“We’re talking from 2005 all the way to 2013 — so, a long time,” said Juan Rodriguez, who was one of Bao Bao’s primary caretakers when she was born.
After her first cub, Tai Shan, mother Mei Xiang had numbers of pseudo-pregnancies in addition to having a cub that died.
“We just figured: ‘You know what? Tai Shan might have been the only baby (Mei Xiang) ever was going to have,’” Rodriguez said.
Rodriguez, who now is curator of carnivores at the Smithsonian Conservation Biology Institute, fondly remembers days with the young panda. Bao Bao, he said, is truly a “precious treasure,” which is what her name means in Mandarin.
“And she is, like a lot of folks consider her, a miracle baby,” Rodriguez added.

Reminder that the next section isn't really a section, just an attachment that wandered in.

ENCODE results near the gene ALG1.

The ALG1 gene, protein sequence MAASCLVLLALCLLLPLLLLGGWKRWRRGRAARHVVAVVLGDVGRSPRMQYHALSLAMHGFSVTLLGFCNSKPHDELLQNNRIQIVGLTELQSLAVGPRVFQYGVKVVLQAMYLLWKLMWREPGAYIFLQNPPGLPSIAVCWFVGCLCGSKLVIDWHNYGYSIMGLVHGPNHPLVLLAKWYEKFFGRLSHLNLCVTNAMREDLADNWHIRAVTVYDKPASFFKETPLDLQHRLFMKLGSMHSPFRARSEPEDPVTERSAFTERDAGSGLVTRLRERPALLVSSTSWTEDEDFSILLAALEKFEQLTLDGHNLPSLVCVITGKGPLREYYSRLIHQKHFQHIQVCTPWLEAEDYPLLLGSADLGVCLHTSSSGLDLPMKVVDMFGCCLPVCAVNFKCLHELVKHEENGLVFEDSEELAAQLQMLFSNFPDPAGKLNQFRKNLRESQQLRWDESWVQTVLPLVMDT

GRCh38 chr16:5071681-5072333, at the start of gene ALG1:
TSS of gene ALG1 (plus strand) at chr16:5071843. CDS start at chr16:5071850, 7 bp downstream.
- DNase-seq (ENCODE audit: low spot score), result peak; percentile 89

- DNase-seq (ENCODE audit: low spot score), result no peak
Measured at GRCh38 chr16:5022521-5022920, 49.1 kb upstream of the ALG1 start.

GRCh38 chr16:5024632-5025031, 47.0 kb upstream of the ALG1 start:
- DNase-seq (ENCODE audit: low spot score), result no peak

Bao Bao was already a National Zoo celebrity the day she was born.
“We were able to broadcast. We saw the water break. We knew (the birth) was imminent,” said the zoo’s Pamela Baker-Masson. “People from around the world tuned in so they watched her being born live on our panda cam.”
The panda’s appeal, Baker-Masson said, goes beyond D.C. and even beyond the country.
“She has this international following as well,” she said. “It’s, I think, one of the things that makes her special.”